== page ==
More on experiment 5, and related phenomena

What is shown in Experiment 5 is quite typical of all the trials I made with slow heating in volumetric flasks. Boiling in this circumstance is very prone to superheating, the temperature easily exceeding 102°C, in one experiment reaching over 105°C. Sometimes there is one spot (or two) on the inner surface of the flask, or on the thermometer bulb, from which a continuous stream of bubbles arise (I will call this "streaming"). Temperature can be quite steady if there is continual streaming, and tends to get only up to 102°-103°C. If there is no streaming and the boiling is unsteady, the temperature is quite variable. During bumping, the temperature dips visibly after the production of a burst of bubbles, and climbs slowly back during periods of no activity. During puffing, the temperature usually creeps up in the long run (despite noticeable dips when large bubbles are produced), going up to 104°-105°C.

It is important to note that the superheating observed here is not a state of unstable equilibrium that is reduced to the "normal" stable equilibrium on some stimulus. Boiling by streaming can be sustained, apparently indefinitely, at 102°-103°C. During bumping and puffing, the production of a burst of bubbles or a large puff does bring down the temperature, but never close to 100°C. There are various stable temperatures depending on the particular circumstances, and from my experiments there is no evidence that 100°C is generally speaking any more stable than any other point.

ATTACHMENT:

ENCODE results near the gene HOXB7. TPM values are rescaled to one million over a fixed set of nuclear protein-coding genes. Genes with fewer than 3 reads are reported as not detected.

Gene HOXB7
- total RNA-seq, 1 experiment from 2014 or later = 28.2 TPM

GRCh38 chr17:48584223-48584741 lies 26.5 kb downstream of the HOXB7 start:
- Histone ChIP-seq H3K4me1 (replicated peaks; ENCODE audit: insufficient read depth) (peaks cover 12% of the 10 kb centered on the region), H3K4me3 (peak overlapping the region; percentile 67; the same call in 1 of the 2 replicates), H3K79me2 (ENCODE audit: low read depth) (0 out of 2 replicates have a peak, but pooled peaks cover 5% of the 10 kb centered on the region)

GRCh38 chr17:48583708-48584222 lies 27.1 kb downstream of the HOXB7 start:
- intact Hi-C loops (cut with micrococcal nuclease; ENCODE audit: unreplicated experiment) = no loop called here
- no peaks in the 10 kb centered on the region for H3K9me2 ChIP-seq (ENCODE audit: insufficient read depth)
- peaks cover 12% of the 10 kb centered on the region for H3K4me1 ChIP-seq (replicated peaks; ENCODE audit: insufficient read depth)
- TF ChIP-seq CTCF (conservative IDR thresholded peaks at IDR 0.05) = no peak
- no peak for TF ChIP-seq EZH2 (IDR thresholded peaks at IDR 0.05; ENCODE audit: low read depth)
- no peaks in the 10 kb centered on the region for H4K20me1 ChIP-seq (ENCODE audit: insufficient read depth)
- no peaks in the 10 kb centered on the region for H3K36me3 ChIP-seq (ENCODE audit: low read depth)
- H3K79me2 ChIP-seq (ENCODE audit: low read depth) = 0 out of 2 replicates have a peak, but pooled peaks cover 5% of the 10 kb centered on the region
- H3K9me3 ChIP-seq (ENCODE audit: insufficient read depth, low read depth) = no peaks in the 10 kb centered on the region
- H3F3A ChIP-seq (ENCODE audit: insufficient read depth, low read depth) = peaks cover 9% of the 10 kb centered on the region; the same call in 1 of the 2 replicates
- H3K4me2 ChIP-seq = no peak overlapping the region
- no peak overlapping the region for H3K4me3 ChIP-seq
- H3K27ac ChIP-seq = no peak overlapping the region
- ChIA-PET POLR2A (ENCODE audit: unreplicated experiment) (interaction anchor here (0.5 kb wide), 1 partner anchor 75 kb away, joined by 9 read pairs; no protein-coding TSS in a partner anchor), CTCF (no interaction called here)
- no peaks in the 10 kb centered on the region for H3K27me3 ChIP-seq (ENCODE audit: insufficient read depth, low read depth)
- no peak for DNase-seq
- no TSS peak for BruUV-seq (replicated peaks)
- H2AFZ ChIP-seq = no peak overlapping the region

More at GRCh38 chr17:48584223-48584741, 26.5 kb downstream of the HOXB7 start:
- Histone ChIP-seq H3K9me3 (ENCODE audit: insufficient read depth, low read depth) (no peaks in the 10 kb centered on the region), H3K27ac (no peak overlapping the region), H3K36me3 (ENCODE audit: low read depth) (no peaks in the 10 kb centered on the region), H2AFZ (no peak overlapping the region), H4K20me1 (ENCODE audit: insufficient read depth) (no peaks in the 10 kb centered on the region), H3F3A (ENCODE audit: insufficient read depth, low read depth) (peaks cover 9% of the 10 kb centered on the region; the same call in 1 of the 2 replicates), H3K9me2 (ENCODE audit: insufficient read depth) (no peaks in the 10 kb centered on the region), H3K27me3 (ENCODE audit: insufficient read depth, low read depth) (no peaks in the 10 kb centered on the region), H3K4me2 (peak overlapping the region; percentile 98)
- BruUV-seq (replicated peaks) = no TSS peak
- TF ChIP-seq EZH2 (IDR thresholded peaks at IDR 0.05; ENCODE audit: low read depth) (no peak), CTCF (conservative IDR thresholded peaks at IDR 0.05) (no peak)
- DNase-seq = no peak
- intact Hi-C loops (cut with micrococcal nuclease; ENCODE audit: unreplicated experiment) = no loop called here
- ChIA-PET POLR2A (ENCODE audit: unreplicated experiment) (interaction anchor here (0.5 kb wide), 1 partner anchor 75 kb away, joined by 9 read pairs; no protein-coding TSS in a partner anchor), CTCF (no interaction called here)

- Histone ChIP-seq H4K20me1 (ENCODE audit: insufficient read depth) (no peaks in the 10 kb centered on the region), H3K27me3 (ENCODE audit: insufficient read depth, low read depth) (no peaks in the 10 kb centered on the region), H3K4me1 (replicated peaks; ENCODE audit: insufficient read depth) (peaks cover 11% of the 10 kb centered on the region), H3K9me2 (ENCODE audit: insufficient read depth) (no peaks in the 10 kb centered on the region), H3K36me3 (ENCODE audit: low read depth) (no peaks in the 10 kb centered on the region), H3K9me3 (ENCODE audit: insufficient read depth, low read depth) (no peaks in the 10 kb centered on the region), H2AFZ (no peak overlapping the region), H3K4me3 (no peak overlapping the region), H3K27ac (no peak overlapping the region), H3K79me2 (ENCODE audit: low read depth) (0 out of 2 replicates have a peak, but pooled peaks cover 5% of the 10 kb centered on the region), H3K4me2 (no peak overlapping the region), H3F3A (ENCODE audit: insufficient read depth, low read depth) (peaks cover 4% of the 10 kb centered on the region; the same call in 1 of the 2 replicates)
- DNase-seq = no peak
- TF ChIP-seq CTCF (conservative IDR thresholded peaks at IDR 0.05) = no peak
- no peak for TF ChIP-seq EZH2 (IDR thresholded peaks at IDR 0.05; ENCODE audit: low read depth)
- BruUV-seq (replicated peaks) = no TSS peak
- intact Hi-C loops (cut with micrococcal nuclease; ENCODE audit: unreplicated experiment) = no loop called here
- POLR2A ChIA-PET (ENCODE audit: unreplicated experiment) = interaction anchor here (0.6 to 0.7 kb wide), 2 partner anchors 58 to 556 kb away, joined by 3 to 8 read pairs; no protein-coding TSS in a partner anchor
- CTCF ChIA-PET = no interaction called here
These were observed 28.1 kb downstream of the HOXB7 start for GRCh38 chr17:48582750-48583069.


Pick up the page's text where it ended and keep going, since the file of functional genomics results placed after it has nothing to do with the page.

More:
When water is boiled in a this way, even the use of anti-bumping granules fails to bring down the temperature near 100°C. The granules do facilitate smooth boiling rather than bumping or puffing. However, even as the smooth boiling takes place, the temperature creeps up: in an initial trial, a small number of granules produced steady streaming, but the temperature easily reached 101.50°C; in a later trial a generous amount was used, to cover the base of the flask almost completely, but still the temperature went up to 100.65°C, where it seemed to stabilise (cf. the maximum of 100.00°C in wide-open beakers with anti-bumping granules). It would be interesting to observe the effect of the Teflon boiling stones in this circumstance.

At the end of several of the trials, I confirmed that the water had not acquired impurities or any other strange properties that might affect the boiling temperature, by pouring it out into a beaker and boiling it with the bunsen burner. In each case the boiling behaviour was "normal", with maximum temperature around 101°C.

On the whole, my observations confirm the results reported by De Luc in 1772.

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